Sunday, May 9, 2021

Corner Lots

Is a corner lot a good or bad thing?   It depends on the zoning.

I recounted before how our house in Virginia was sold for nearly $700,000 in a market where it was worth maybe $400,000 on a good day.  It was on two deeded lots, so the buyer was able to buy the whole block, tear down the aging post-war houses, and put up two, million-dollar mini-mansions in the place of each house torn down.  It made economic sense for everyone involved - the County, the State, the sellers, the buyers, and the developer.

Years later, we went back and the neighborhood is largely unrecognizable - which is something that happens to most neighborhoods over time.  Every house eventually sold, except for one "refusnik" who said "it was the principle of the thing!" not to take a half-million dollar payout.  That and the corner lot houses.

The corner lots in that neighborhood were as large as our double-lots, but because of zoning setback requirements, you not only couldn't build two houses on them, you couldn't even really build one mini-mansion.  The houses on the corners were all, without exception, set way back in the lots with huge useless front lawns, and tiny, tiny triangular-shaped back yards.   The owners had no privacy in the front (but a huge lawn to mow) and no privacy in the back, as their house was about ten feet from the rear property line and looking right into a neighbor's house.

Clearly, those "corner lots" were not advantageous, yet when they were sold new, they commanded higher prices.  Some developers claim that corner lots are desirable, but I am not sure why.  In addition to the setback problems, you get traffic from two directions, as well, as a stop sign, with squealing tires and whatnot going on all the time.

There are exceptions, of course.  In our neighborhood today, a neighbor with a corner lot was able to build an enormous garage for his boat by putting a new driveway on the "other" street his house is on.  So he has driveways on two streets, and having a corner lot allowed him to have access to the rear of his property so he could put in a boat garage.  For him, the corner lot worked out.  For others, not so much.

Only a few blocks away, another neighbor has the "house in the corner" situation going on - his house is set back on an enormous lot, to the the point where his back yard is a tiny sliver of land.  No room for a pool, or even a play set.   What's worse, is that his house is deemed to be on a "main road" that was planned decades ago, but never built, other than a one-block dead-end section, and local zoning ordinances require an even greater setback on that corner - hence the house being pushed back to the rear of the lot.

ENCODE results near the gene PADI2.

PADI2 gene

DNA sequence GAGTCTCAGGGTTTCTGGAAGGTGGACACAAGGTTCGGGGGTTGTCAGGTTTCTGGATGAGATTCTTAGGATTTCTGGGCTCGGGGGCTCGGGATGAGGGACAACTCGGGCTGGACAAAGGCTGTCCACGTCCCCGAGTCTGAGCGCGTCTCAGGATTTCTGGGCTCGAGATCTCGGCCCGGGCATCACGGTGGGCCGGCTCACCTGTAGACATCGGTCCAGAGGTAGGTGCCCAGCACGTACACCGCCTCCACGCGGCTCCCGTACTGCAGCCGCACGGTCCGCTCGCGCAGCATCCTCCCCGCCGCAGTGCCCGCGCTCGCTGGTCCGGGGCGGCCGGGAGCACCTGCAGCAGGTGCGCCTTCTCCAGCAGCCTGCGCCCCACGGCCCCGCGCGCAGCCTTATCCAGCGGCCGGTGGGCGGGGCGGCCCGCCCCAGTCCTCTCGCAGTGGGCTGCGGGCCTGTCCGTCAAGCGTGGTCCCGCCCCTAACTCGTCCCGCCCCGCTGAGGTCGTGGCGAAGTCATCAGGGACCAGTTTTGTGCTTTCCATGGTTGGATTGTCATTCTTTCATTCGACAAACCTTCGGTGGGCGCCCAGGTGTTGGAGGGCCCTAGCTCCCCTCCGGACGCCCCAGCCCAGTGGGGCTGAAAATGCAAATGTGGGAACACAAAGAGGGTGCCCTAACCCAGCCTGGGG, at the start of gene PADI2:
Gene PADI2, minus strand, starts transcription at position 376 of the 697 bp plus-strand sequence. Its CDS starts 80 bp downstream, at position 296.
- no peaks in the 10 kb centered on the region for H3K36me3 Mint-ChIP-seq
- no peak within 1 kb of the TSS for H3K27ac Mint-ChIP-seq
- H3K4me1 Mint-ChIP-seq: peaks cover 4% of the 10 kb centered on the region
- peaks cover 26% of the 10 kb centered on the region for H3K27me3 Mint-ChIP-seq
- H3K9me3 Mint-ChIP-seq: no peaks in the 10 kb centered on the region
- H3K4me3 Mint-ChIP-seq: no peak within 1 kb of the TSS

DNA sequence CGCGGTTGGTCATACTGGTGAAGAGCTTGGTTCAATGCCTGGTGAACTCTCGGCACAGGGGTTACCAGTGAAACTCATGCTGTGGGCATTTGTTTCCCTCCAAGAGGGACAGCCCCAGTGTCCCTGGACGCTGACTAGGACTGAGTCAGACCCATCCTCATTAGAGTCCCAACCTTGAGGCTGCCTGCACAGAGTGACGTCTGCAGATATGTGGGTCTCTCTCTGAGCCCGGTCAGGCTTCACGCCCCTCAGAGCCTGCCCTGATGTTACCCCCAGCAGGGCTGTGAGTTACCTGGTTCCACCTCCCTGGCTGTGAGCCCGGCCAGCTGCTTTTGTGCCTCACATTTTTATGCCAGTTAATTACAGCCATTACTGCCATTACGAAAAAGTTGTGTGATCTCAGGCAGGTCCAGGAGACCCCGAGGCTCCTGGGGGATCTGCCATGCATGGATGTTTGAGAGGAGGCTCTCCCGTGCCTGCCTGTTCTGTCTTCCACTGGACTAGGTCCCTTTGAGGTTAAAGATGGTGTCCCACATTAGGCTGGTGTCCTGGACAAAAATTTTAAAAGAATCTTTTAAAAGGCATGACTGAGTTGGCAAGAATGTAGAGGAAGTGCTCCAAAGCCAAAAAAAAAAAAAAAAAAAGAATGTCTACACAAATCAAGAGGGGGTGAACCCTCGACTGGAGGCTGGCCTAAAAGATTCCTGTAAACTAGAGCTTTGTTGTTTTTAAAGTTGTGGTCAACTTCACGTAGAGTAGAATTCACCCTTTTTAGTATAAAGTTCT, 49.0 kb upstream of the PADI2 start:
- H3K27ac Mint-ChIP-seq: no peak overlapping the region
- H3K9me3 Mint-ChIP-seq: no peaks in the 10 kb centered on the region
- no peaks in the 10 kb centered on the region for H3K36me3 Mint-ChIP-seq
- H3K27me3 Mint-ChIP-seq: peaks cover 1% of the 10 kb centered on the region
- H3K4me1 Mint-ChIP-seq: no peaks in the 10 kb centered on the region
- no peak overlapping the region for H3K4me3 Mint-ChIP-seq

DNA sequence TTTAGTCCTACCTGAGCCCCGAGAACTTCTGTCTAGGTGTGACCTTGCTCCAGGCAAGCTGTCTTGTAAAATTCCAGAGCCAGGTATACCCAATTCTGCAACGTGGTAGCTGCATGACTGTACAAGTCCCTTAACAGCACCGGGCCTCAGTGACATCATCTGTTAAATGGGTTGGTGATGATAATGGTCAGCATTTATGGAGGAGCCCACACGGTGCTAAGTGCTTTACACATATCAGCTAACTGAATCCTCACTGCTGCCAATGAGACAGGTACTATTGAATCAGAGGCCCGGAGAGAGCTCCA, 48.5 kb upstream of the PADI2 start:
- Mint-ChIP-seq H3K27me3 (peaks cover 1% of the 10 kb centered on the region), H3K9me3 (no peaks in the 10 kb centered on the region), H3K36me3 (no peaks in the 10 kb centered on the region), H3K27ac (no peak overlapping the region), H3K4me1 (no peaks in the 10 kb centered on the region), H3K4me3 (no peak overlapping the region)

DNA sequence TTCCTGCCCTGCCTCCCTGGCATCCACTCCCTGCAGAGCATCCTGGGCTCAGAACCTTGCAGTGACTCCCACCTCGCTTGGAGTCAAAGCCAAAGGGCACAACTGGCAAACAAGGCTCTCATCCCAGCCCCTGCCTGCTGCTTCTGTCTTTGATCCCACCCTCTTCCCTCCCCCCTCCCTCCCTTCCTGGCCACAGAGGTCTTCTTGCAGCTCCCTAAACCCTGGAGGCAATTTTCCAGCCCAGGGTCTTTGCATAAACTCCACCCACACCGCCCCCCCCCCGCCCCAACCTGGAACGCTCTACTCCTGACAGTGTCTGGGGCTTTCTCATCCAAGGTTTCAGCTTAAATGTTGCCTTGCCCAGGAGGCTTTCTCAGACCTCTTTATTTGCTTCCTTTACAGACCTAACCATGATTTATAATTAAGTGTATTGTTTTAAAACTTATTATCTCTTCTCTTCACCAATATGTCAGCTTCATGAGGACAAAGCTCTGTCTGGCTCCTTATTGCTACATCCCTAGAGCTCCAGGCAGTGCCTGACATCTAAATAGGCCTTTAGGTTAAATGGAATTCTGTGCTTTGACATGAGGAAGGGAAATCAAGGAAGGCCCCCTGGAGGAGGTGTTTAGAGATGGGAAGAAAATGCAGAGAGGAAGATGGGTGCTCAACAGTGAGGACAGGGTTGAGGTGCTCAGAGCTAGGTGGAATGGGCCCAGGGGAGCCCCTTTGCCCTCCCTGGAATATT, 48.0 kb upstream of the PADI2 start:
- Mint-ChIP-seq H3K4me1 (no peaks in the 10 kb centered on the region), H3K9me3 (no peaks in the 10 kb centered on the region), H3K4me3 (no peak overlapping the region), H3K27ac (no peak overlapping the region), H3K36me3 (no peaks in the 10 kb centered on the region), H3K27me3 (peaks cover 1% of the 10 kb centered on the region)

Zoning is weird that way.  One reason corner-lot houses have huge set-back requirements is that they want to keep the "sight lines" at an intersection clear.  For major roads, these set-backs can be rather draconian, and my neighbor was unlucky enough to buy a house on what was supposed to be a major road.  A big portion of his enormous front lawn isn't even his - it is the "right of way" owned by the State.

Setbacks and zoning are things we don't think about when buying a house.  We tend to get distracted by the fancy kitchen or the color of the paint in the living room - trivial items, really, in the greater scheme of things.  It is only when people try to put on an addition or build a garage that they realize they are literally "backed into a corner" in terms of zoning setbacks.

If you are buying a house, it pays to look at your "plat" carefully and inquire about zoning rules.  Maybe you don't plan on adding on right away, but the guy you sell the place to, someday, might want to, and if the house is situated such that you can't add on it decreases the value of the property.

This can be particularly true on corner lots!